Almost everyone got stung, and while the jellyfish aren’t poisonous, their stings burned and itched unbelievably. For the next few days, everyone had to urinate on each other to soothe the wounds. Talk about a bonding experience.
9. French writer and pioneering aviator Antoine de Saint-Exupéry said, “He who would travel happily must travel light.”
Traveling with just hand luggage should be your goal. Do you really need six pairs of heels, tea bags, and an iron? I’m not trying to be sexist, but personal experience and anecdotal evidence has led me to postulate that when it comes to the Battle of the Sexes, women tend to over-pack. Take less and you’ll travel cheaper, with no check-in luggage fees. You’ll also travel faster, as there will be no waiting for your bags, and you’ll travel easier, as one carry-on means less to lug around.
10. Anna Quindlen, an American journalist and columnist remarked, “The life you have led doesn’t need to be the only life you have.”
That may be true, but taking on the role of a smuggler is one that far too many travelers have tried. We have all read or seen passengers trying to smuggle in drugs and live animals. Smugglers have attempted to sneak through customs drug-filled goat meat, chocolate chip cookies, cocaine-filled breast implants and bags of custard. Live tarantulas and other insects have also been discovered.
The oddest smuggling attempt must belong to a Cypriot Monk, detained by Athens security. This man of the cloth had inside his luggage a skull and a skeleton.
Insisting they belonged to a sainted nun, he felt obliged to bring it to his Order. Unfortunately for the misguided Brother, the bones belonged to a far more mortal nun, who, unable to fly, had passed away just a few years earlier. With no bones to pick, the monk was charged with theft and desecrating the dead.
11. Gustave Flaubert, a French novelist known for his literary realism wrote, “Travel makes one modest. You see what a tiny place you occupy in the world.”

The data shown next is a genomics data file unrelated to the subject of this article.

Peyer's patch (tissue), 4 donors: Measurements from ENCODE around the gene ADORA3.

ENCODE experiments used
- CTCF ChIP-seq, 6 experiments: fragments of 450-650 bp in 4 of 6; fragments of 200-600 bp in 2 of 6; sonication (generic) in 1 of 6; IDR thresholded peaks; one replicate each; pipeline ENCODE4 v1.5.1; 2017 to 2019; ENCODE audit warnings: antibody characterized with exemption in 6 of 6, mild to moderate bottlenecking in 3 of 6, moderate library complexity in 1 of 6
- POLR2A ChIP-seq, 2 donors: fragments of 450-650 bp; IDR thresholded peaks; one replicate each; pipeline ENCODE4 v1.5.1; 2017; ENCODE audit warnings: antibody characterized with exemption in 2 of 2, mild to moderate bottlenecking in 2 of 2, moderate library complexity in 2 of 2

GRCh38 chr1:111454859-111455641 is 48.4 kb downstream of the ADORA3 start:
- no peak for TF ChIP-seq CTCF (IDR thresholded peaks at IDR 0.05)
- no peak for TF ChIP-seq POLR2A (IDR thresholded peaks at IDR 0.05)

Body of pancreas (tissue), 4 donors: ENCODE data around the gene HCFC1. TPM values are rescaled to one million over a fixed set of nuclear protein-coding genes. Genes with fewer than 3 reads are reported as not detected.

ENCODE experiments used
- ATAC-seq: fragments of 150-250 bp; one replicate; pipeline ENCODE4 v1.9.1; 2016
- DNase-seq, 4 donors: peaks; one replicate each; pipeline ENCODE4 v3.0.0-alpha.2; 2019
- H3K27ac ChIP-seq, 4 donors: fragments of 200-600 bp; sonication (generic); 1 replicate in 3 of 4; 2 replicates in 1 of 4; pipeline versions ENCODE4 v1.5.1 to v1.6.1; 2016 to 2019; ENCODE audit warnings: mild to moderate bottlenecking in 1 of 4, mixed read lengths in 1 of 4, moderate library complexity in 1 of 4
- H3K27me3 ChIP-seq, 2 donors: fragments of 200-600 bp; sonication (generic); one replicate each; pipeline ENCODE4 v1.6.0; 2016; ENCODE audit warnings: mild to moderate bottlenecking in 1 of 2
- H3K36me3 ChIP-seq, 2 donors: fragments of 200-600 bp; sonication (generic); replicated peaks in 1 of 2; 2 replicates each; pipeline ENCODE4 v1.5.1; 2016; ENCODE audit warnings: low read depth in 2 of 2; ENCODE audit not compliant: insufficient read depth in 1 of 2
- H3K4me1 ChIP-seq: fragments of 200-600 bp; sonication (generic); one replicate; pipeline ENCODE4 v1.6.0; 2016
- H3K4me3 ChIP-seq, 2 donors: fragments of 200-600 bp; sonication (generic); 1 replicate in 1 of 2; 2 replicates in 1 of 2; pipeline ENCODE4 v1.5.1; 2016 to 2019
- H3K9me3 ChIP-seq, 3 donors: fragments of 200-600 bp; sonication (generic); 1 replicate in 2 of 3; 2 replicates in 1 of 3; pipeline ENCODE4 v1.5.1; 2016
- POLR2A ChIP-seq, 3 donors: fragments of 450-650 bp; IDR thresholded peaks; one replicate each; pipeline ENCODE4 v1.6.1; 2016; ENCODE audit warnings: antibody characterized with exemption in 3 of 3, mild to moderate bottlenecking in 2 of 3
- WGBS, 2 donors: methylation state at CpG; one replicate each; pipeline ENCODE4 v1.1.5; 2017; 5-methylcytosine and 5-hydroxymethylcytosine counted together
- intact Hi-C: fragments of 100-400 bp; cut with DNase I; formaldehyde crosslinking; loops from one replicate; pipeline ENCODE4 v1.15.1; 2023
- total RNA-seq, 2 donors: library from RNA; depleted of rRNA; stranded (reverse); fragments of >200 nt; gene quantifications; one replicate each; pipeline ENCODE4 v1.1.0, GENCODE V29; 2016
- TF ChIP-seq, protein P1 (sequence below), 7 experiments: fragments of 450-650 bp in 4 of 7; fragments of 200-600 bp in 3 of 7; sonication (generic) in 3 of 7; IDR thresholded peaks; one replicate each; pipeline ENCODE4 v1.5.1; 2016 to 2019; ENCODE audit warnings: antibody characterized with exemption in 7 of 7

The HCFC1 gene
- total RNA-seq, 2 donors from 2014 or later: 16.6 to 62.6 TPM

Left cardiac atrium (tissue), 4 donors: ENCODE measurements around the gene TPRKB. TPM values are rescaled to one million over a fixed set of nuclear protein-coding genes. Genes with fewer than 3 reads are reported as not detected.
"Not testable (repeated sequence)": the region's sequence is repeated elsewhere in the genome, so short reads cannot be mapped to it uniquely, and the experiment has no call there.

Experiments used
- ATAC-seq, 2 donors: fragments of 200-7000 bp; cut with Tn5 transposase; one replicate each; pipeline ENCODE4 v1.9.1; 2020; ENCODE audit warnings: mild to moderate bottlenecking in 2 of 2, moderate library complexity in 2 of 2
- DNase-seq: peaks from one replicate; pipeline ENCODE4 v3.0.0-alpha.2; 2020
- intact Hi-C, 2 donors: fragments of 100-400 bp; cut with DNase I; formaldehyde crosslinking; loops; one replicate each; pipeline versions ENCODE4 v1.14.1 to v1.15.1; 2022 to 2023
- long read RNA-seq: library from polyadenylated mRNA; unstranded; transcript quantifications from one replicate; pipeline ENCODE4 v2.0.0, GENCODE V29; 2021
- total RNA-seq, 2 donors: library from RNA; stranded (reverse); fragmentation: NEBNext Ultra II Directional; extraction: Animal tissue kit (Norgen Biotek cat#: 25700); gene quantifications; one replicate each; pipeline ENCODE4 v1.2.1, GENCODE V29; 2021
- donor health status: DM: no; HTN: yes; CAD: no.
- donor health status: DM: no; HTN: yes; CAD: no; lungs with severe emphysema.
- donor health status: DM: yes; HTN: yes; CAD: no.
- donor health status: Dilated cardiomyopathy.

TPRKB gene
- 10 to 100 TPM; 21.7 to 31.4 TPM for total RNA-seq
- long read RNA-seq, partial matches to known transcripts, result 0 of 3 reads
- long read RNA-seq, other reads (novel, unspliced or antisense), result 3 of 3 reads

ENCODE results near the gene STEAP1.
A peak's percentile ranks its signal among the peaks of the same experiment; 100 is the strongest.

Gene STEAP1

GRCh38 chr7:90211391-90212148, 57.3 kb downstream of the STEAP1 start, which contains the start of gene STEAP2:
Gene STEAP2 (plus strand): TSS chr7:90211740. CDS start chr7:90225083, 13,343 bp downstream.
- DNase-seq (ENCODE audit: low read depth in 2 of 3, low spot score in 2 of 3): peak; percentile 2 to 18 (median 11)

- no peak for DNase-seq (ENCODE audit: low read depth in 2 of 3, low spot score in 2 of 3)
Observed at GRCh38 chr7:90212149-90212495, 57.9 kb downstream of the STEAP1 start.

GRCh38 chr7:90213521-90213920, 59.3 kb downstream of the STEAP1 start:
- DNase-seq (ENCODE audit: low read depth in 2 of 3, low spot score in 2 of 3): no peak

Tiny places are one thing, but stuffing an infant into an overhead bin borders on senseless stupidity.
No blushing virgin, a flight attendant on a Virgin Blue plane was fired for putting a toddler in an overhead bin. She claims she was just joining in with the boy’s father, who was playing peek-a-boo with the 17-month-old child and got carried away.
The child wasn’t physically hurt, though three months later he was apparently seeing specialists for anxiety. His mother claims that she was so traumatized that she left her husband.
12. James Michener, an American author who wrote lengthy sagas covering generations in an historical locale commented, “If you reject the food, ignore the customs, fear the religion and avoid the people, you might better stay at home.”
To that sage advice let me leave you with two more tips. Learn a little lingo. Memorize a handful of words of the local language and don’t be embarrassed to use them. It’s amazing how just a few words will go a long way; locals tend to appreciate those who have made the effort to communicate with them in their own tongue.
Finally, know when to keep your mouth shut. If you are in a country where it is unsafe to drink the water, keep your mouth closed in the shower.The writer is the CEO of Ziontours, Jerusalem. Email questions and comments to firstname.lastname@example.org